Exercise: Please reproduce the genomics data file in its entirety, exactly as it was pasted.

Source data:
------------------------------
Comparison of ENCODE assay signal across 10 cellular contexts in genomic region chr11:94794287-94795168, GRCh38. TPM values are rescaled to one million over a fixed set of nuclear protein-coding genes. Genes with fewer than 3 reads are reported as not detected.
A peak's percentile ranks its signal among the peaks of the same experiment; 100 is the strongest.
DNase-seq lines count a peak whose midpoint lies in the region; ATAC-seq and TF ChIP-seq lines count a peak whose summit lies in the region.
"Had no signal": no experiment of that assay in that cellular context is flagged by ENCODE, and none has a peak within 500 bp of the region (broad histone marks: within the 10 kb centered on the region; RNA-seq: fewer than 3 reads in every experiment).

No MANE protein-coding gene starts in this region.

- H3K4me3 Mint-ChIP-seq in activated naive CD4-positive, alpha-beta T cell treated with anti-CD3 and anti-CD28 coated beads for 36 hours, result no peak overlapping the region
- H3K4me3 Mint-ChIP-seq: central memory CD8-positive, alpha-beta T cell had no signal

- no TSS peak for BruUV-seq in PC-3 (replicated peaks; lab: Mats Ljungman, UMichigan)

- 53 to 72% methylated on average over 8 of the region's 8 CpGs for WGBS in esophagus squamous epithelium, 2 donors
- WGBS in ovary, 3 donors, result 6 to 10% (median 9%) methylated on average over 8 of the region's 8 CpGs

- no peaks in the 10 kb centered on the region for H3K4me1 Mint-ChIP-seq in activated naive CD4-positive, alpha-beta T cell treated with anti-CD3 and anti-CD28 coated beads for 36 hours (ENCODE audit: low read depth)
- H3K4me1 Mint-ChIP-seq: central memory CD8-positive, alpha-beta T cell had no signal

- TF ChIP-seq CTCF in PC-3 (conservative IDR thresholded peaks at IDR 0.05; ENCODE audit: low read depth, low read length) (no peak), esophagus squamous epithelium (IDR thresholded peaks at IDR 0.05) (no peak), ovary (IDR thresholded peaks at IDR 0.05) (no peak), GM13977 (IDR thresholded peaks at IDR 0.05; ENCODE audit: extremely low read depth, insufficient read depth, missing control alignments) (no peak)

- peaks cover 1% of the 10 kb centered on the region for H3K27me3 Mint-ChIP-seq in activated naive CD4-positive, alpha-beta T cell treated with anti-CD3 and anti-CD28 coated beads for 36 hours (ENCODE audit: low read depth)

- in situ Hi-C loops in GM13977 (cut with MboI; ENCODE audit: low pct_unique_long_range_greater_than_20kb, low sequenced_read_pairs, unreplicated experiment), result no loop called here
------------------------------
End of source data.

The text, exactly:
Comparison of ENCODE assay signal across 10 cellular contexts in genomic region chr11:94794287-94795168, GRCh38. TPM values are rescaled to one million over a fixed set of nuclear protein-coding genes. Genes with fewer than 3 reads are reported as not detected.
A peak's percentile ranks its signal among the peaks of the same experiment; 100 is the strongest.
DNase-seq lines count a peak whose midpoint lies in the region; ATAC-seq and TF ChIP-seq lines count a peak whose summit lies in the region.
"Had no signal": no experiment of that assay in that cellular context is flagged by ENCODE, and none has a peak within 500 bp of the region (broad histone marks: within the 10 kb centered on the region; RNA-seq: fewer than 3 reads in every experiment).

No MANE protein-coding gene starts in this region.

- H3K4me3 Mint-ChIP-seq in activated naive CD4-positive, alpha-beta T cell treated with anti-CD3 and anti-CD28 coated beads for 36 hours, result no peak overlapping the region
- H3K4me3 Mint-ChIP-seq: central memory CD8-positive, alpha-beta T cell had no signal

- no TSS peak for BruUV-seq in PC-3 (replicated peaks; lab: Mats Ljungman, UMichigan)

- 53 to 72% methylated on average over 8 of the region's 8 CpGs for WGBS in esophagus squamous epithelium, 2 donors
- WGBS in ovary, 3 donors, result 6 to 10% (median 9%) methylated on average over 8 of the region's 8 CpGs

- no peaks in the 10 kb centered on the region for H3K4me1 Mint-ChIP-seq in activated naive CD4-positive, alpha-beta T cell treated with anti-CD3 and anti-CD28 coated beads for 36 hours (ENCODE audit: low read depth)
- H3K4me1 Mint-ChIP-seq: central memory CD8-positive, alpha-beta T cell had no signal

- TF ChIP-seq CTCF in PC-3 (conservative IDR thresholded peaks at IDR 0.05; ENCODE audit: low read depth, low read length) (no peak), esophagus squamous epithelium (IDR thresholded peaks at IDR 0.05) (no peak), ovary (IDR thresholded peaks at IDR 0.05) (no peak), GM13977 (IDR thresholded peaks at IDR 0.05; ENCODE audit: extremely low read depth, insufficient read depth, missing control alignments) (no peak)

- peaks cover 1% of the 10 kb centered on the region for H3K27me3 Mint-ChIP-seq in activated naive CD4-positive, alpha-beta T cell treated with anti-CD3 and anti-CD28 coated beads for 36 hours (ENCODE audit: low read depth)

- in situ Hi-C loops in GM13977 (cut with MboI; ENCODE audit: low pct_unique_long_range_greater_than_20kb, low sequenced_read_pairs, unreplicated experiment), result no loop called here